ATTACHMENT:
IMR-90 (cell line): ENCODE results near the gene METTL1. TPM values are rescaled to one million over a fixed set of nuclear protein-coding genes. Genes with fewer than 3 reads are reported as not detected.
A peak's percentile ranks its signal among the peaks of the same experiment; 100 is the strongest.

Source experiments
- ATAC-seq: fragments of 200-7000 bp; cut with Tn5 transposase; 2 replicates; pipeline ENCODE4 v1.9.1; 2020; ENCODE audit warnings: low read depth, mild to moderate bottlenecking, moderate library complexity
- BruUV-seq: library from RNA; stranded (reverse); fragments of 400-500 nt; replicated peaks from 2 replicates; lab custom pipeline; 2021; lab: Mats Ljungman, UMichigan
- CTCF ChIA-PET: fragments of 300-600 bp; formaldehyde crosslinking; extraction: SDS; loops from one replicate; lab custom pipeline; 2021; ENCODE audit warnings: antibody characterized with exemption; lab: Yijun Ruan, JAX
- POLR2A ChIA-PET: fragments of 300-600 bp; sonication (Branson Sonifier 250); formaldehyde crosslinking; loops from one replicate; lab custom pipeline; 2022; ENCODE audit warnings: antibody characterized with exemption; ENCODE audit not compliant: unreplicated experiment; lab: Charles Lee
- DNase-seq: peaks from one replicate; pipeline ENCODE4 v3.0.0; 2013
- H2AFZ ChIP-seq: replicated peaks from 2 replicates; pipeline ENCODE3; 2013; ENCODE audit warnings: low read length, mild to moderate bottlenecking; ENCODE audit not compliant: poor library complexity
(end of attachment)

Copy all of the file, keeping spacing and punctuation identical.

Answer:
IMR-90 (cell line): ENCODE results near the gene METTL1. TPM values are rescaled to one million over a fixed set of nuclear protein-coding genes. Genes with fewer than 3 reads are reported as not detected.
A peak's percentile ranks its signal among the peaks of the same experiment; 100 is the strongest.

Source experiments
- ATAC-seq: fragments of 200-7000 bp; cut with Tn5 transposase; 2 replicates; pipeline ENCODE4 v1.9.1; 2020; ENCODE audit warnings: low read depth, mild to moderate bottlenecking, moderate library complexity
- BruUV-seq: library from RNA; stranded (reverse); fragments of 400-500 nt; replicated peaks from 2 replicates; lab custom pipeline; 2021; lab: Mats Ljungman, UMichigan
- CTCF ChIA-PET: fragments of 300-600 bp; formaldehyde crosslinking; extraction: SDS; loops from one replicate; lab custom pipeline; 2021; ENCODE audit warnings: antibody characterized with exemption; lab: Yijun Ruan, JAX
- POLR2A ChIA-PET: fragments of 300-600 bp; sonication (Branson Sonifier 250); formaldehyde crosslinking; loops from one replicate; lab custom pipeline; 2022; ENCODE audit warnings: antibody characterized with exemption; ENCODE audit not compliant: unreplicated experiment; lab: Charles Lee
- DNase-seq: peaks from one replicate; pipeline ENCODE4 v3.0.0; 2013
- H2AFZ ChIP-seq: replicated peaks from 2 replicates; pipeline ENCODE3; 2013; ENCODE audit warnings: low read length, mild to moderate bottlenecking; ENCODE audit not compliant: poor library complexity